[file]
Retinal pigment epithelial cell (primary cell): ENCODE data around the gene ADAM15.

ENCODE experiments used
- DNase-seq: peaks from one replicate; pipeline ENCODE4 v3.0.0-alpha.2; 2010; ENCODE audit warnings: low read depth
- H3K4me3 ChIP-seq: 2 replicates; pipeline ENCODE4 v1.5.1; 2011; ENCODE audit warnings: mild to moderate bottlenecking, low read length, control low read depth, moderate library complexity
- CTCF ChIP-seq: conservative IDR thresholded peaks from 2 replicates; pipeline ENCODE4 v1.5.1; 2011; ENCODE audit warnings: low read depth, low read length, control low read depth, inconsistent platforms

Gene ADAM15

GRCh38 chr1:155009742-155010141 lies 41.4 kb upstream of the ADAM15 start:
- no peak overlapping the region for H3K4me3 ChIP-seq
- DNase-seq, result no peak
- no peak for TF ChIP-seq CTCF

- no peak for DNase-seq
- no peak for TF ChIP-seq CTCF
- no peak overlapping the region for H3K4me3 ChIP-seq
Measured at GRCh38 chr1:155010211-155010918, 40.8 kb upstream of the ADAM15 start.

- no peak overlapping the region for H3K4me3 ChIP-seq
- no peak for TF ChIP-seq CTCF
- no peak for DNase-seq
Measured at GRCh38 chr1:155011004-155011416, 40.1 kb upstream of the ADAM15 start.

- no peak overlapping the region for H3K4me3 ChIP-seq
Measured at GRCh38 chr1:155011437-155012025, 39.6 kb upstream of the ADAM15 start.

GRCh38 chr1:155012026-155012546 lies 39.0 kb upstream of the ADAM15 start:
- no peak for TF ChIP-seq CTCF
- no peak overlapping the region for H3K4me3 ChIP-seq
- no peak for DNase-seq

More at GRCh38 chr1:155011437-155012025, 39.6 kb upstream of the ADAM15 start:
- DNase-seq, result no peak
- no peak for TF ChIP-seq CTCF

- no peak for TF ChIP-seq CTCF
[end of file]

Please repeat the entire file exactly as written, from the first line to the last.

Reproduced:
Retinal pigment epithelial cell (primary cell): ENCODE data around the gene ADAM15.

ENCODE experiments used
- DNase-seq: peaks from one replicate; pipeline ENCODE4 v3.0.0-alpha.2; 2010; ENCODE audit warnings: low read depth
- H3K4me3 ChIP-seq: 2 replicates; pipeline ENCODE4 v1.5.1; 2011; ENCODE audit warnings: mild to moderate bottlenecking, low read length, control low read depth, moderate library complexity
- CTCF ChIP-seq: conservative IDR thresholded peaks from 2 replicates; pipeline ENCODE4 v1.5.1; 2011; ENCODE audit warnings: low read depth, low read length, control low read depth, inconsistent platforms

Gene ADAM15

GRCh38 chr1:155009742-155010141 lies 41.4 kb upstream of the ADAM15 start:
- no peak overlapping the region for H3K4me3 ChIP-seq
- DNase-seq, result no peak
- no peak for TF ChIP-seq CTCF

- no peak for DNase-seq
- no peak for TF ChIP-seq CTCF
- no peak overlapping the region for H3K4me3 ChIP-seq
Measured at GRCh38 chr1:155010211-155010918, 40.8 kb upstream of the ADAM15 start.

- no peak overlapping the region for H3K4me3 ChIP-seq
- no peak for TF ChIP-seq CTCF
- no peak for DNase-seq
Measured at GRCh38 chr1:155011004-155011416, 40.1 kb upstream of the ADAM15 start.

- no peak overlapping the region for H3K4me3 ChIP-seq
Measured at GRCh38 chr1:155011437-155012025, 39.6 kb upstream of the ADAM15 start.

GRCh38 chr1:155012026-155012546 lies 39.0 kb upstream of the ADAM15 start:
- no peak for TF ChIP-seq CTCF
- no peak overlapping the region for H3K4me3 ChIP-seq
- no peak for DNase-seq

More at GRCh38 chr1:155011437-155012025, 39.6 kb upstream of the ADAM15 start:
- DNase-seq, result no peak
- no peak for TF ChIP-seq CTCF

- no peak for TF ChIP-seq CTCF